25 Measures to Control and Reduce Runoff Volume and Characteristics Reduce Overall Disturbed Acreage Limit Incremental Disturbance by W/S Design Project Features to Realistically Lower Runoff Curve Numbers (CN) Reduce Compaction of Backfill & Regrade Practice Reforestation - FRA Approach Introduce Attenuating Features in Landscape Revegetate Timely Reestablish Native Species and Buffers Reduce Grades and Slopes When Possible Both Channels and Regrade Area

26 Storage of Storm Water Runoff There Are No Magic Bullets The Designer Must Provide Either: Increased Retention Additional Wet Storage From Existing or Modified Structure Delayed Flow Discharge, Outlset Control or, Detention Structures Dry Ponds or Embankments Located On or Below the Project Area All Sites Different, Detailed Modeling Required

27 General Concept of Retention Wet Storage, Similar to Our Sediment Pond

28 General Concept of Retention Staged Discharge and Storm Water Release

29 Typical Surface Mine Sediment Ditch Standard Acre Foot Design

30 Typical Surface Mine Sediment Ditch Decant Proposed at 60% Cleanout Elev

31 Typical Sediment Ditch Barrier Overflow Between Cells at 100% C/E

32 Sediment Ditch Barrier Outlet Control Via Notched Overflow

33 Typical Surface Mine Sediment Pond Standard Acre Foot Design

34 Typically-Sized Sediment Pond Decant Proposed at 60%

35 Pond Embankment Typical Open Channel Spillway

36 Open Channel Embankment Spillway Outlet Control to Increase Retention

37 Over-Sized Sediment Pond Decant Proposed at 40% Cleanout

38 Over-Sized Sediment Pond (150%) Decant Proposed at 40% Cleanout Example: 40 acres of disturbance X ac-ft/ft Requires 5 ac-ft pond that must be cleaned at 60% or 3 ac-ft of accumulated sediment Increase total pond volume by 150% For a 7.5 ac-ft pond, 3 ac-ft equals 40% 2.5 ac-ft storm water storage gained below n/p DEP can approve such designs if included in the SWROA & Section P, and justified with demonstration water quality can be met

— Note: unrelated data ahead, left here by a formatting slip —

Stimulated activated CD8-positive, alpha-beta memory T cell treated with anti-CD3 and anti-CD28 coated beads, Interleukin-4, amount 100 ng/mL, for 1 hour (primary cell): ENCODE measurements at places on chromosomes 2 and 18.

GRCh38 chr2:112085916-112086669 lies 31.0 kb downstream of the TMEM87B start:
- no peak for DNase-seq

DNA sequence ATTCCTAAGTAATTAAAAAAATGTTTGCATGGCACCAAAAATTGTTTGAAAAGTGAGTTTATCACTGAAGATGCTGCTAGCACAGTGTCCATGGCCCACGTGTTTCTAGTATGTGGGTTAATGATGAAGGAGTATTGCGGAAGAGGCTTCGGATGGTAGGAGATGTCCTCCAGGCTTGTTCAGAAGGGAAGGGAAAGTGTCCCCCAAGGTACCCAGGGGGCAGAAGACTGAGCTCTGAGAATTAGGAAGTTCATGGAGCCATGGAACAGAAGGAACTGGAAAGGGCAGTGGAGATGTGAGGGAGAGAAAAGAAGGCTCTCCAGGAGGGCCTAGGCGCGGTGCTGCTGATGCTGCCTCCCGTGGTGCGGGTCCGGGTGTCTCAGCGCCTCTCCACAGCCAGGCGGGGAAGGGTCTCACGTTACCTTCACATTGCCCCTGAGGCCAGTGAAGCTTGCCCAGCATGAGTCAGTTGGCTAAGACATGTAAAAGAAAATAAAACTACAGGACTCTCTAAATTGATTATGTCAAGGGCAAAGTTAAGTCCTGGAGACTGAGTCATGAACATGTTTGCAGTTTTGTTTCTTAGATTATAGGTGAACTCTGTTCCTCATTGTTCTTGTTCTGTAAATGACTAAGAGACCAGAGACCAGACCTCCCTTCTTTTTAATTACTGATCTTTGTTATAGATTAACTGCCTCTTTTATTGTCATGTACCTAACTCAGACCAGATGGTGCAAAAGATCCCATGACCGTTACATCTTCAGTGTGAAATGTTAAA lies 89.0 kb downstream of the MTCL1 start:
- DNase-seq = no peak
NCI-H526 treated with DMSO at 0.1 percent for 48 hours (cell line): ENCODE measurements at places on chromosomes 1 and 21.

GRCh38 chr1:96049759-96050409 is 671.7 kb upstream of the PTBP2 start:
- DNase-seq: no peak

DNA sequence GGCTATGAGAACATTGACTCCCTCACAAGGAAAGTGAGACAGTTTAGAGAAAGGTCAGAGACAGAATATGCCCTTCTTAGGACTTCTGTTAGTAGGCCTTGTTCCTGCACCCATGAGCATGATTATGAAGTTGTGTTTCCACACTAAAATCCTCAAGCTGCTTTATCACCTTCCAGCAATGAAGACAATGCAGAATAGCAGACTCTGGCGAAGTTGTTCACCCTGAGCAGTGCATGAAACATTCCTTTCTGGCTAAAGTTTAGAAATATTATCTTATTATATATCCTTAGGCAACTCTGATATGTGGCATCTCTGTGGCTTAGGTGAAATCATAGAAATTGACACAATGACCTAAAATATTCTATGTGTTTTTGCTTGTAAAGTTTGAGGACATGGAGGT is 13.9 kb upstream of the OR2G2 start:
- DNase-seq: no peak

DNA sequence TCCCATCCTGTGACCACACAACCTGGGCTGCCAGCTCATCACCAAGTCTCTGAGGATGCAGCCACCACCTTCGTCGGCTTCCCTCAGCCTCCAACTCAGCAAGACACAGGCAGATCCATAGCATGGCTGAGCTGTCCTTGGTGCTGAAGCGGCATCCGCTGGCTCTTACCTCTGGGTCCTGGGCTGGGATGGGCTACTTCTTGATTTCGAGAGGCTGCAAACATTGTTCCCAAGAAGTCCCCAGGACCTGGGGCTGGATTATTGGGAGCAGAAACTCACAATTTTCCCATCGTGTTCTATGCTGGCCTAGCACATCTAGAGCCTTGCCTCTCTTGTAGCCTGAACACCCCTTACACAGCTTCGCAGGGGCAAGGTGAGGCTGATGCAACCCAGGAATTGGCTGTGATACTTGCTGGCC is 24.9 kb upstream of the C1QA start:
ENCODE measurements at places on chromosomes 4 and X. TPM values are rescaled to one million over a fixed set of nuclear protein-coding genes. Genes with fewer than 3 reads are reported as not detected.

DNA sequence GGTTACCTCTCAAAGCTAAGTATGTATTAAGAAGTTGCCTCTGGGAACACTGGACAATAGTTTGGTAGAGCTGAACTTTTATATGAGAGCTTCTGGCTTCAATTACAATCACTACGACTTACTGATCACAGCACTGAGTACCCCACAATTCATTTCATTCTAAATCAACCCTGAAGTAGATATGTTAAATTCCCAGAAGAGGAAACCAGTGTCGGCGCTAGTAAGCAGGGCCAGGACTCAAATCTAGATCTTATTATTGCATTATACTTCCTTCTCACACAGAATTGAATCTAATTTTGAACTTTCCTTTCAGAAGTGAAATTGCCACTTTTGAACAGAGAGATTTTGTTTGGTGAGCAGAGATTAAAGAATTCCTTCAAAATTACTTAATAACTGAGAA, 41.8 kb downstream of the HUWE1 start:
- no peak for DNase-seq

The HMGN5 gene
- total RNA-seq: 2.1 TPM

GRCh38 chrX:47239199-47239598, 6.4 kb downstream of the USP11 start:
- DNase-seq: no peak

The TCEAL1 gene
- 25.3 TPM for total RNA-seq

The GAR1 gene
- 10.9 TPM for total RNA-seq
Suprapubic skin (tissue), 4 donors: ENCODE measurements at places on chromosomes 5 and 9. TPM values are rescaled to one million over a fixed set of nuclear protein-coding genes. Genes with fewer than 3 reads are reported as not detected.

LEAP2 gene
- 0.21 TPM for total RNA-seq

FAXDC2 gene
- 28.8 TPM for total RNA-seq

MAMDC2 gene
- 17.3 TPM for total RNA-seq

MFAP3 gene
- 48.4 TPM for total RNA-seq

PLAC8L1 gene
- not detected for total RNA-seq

39 Over-Sized Sediment Ditch Decant Proposed at 40% Cleanout

40 Example of Downstream Retention Embankment

41 Structure Design Considerations On-Bench Sediment Ditches are Most Common Form of Sediment Control On WV Mine Sites Increasing Ditch Volume or Size Is Not Necessarily Difficult, But Must Be Planned & Coordinated into Mine Plan Increasing Ditch Sizes Can Affect Backfill Storage Volume, May Need to Be Addressed in AOC Model Outlet & Dewatering Controls in Perimeter Sediment Ditches Can Be Difficult to Maintain The True Dip of Seam Outcrop Can Foil the Best Laid Plans

42 Structure Design Considerations Increasing In-Stream Pond Sizes Can Be Effective Form of Retention Topography Is Often Limiting Factor Construction & Maintenance Costs Can Vary Widely, Location Specific Outlet Control by Narrowing Spillways Generally Increases Discharge Velocities Increased Embankment Heights Understand MSHA & Dam Control Regs